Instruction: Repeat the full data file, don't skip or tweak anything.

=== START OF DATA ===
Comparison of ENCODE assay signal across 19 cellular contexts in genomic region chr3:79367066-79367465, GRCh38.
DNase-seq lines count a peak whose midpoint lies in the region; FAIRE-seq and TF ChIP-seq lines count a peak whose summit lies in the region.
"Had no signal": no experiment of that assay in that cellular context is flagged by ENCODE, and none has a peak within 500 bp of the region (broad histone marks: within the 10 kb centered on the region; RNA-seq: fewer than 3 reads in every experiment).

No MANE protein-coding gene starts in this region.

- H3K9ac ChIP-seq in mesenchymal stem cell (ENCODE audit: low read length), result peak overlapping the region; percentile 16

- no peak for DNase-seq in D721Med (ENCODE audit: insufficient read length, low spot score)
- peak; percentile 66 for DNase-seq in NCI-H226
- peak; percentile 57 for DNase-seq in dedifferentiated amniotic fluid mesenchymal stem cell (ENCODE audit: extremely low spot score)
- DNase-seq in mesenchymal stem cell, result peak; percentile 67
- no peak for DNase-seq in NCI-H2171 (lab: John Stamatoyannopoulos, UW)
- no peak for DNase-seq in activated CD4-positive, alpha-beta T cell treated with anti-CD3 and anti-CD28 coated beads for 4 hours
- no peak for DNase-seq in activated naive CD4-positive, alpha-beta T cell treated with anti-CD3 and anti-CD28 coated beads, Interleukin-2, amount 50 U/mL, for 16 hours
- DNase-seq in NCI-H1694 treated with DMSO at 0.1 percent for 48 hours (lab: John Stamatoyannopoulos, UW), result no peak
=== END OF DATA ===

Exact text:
Comparison of ENCODE assay signal across 19 cellular contexts in genomic region chr3:79367066-79367465, GRCh38.
DNase-seq lines count a peak whose midpoint lies in the region; FAIRE-seq and TF ChIP-seq lines count a peak whose summit lies in the region.
"Had no signal": no experiment of that assay in that cellular context is flagged by ENCODE, and none has a peak within 500 bp of the region (broad histone marks: within the 10 kb centered on the region; RNA-seq: fewer than 3 reads in every experiment).

No MANE protein-coding gene starts in this region.

- H3K9ac ChIP-seq in mesenchymal stem cell (ENCODE audit: low read length), result peak overlapping the region; percentile 16

- no peak for DNase-seq in D721Med (ENCODE audit: insufficient read length, low spot score)
- peak; percentile 66 for DNase-seq in NCI-H226
- peak; percentile 57 for DNase-seq in dedifferentiated amniotic fluid mesenchymal stem cell (ENCODE audit: extremely low spot score)
- DNase-seq in mesenchymal stem cell, result peak; percentile 67
- no peak for DNase-seq in NCI-H2171 (lab: John Stamatoyannopoulos, UW)
- no peak for DNase-seq in activated CD4-positive, alpha-beta T cell treated with anti-CD3 and anti-CD28 coated beads for 4 hours
- no peak for DNase-seq in activated naive CD4-positive, alpha-beta T cell treated with anti-CD3 and anti-CD28 coated beads, Interleukin-2, amount 50 U/mL, for 16 hours
- DNase-seq in NCI-H1694 treated with DMSO at 0.1 percent for 48 hours (lab: John Stamatoyannopoulos, UW), result no peak